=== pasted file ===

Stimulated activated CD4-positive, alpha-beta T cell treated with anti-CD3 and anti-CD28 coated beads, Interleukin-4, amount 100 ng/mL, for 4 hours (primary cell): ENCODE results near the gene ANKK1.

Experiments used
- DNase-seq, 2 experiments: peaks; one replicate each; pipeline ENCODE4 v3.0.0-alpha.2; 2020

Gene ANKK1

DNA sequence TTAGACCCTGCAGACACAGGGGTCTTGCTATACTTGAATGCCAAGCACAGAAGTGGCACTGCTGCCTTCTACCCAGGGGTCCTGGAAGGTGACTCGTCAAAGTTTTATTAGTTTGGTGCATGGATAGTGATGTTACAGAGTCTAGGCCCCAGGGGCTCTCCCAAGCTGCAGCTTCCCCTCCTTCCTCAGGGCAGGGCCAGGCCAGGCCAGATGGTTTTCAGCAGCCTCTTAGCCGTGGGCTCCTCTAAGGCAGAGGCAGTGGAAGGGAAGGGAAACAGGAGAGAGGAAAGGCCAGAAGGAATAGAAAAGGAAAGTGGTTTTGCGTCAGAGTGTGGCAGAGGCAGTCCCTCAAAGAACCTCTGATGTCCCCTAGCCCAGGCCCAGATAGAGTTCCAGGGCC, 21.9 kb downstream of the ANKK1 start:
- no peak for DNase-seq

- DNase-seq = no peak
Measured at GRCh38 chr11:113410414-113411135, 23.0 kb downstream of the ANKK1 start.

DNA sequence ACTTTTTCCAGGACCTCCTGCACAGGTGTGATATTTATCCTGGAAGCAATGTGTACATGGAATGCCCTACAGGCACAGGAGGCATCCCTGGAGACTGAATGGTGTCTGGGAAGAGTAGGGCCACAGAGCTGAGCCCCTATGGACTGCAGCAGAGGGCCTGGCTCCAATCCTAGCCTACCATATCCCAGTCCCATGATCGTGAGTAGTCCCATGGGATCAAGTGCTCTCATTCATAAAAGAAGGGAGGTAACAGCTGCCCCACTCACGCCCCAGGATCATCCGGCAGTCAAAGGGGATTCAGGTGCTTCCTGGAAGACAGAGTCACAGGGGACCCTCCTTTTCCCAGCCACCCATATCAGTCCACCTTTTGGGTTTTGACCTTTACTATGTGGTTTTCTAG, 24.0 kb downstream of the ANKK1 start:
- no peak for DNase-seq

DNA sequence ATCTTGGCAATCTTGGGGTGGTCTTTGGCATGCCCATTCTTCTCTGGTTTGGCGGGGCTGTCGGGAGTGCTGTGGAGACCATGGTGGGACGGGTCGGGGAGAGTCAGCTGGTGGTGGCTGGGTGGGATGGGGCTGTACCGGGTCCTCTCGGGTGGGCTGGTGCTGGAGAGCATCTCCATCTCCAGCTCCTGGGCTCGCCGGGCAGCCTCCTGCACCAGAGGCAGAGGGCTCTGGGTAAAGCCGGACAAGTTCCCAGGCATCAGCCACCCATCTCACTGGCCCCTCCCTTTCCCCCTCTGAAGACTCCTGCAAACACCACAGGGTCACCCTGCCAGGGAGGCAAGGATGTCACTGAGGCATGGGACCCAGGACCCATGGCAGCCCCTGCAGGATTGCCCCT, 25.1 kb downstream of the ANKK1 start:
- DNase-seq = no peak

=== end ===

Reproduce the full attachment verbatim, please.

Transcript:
Stimulated activated CD4-positive, alpha-beta T cell treated with anti-CD3 and anti-CD28 coated beads, Interleukin-4, amount 100 ng/mL, for 4 hours (primary cell): ENCODE results near the gene ANKK1.

Experiments used
- DNase-seq, 2 experiments: peaks; one replicate each; pipeline ENCODE4 v3.0.0-alpha.2; 2020

Gene ANKK1

DNA sequence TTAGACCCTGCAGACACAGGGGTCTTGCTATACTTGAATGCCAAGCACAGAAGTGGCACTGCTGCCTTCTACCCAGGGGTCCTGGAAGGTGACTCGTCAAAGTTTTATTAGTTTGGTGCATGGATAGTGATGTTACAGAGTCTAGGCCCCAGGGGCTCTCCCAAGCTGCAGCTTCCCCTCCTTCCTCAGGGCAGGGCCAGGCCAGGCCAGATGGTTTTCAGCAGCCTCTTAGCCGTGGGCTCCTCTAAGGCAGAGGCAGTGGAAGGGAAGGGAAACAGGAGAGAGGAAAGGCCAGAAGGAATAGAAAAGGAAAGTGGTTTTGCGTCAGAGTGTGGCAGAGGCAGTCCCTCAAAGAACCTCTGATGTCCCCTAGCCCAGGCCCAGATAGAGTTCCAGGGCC, 21.9 kb downstream of the ANKK1 start:
- no peak for DNase-seq

- DNase-seq = no peak
Measured at GRCh38 chr11:113410414-113411135, 23.0 kb downstream of the ANKK1 start.

DNA sequence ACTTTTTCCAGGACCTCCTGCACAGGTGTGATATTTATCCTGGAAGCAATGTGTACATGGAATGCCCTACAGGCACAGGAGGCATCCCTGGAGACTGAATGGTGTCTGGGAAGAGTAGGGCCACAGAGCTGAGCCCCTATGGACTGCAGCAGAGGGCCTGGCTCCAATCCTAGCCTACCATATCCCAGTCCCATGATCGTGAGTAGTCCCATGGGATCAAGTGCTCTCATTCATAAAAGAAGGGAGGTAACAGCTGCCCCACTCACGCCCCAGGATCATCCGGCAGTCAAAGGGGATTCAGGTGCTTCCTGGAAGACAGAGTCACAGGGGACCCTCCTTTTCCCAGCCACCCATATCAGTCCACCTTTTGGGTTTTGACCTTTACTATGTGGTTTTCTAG, 24.0 kb downstream of the ANKK1 start:
- no peak for DNase-seq

DNA sequence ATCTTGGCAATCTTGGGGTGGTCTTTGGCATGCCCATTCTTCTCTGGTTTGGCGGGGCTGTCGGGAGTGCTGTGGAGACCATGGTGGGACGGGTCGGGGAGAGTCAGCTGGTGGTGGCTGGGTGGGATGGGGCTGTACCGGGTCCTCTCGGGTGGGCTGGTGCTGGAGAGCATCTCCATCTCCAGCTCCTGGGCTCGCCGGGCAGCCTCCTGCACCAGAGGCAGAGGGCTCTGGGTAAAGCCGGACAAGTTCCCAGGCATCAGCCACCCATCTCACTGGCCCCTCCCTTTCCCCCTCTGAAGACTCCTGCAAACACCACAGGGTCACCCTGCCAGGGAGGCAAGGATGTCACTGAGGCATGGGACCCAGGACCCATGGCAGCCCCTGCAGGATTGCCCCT, 25.1 kb downstream of the ANKK1 start:
- DNase-seq = no peak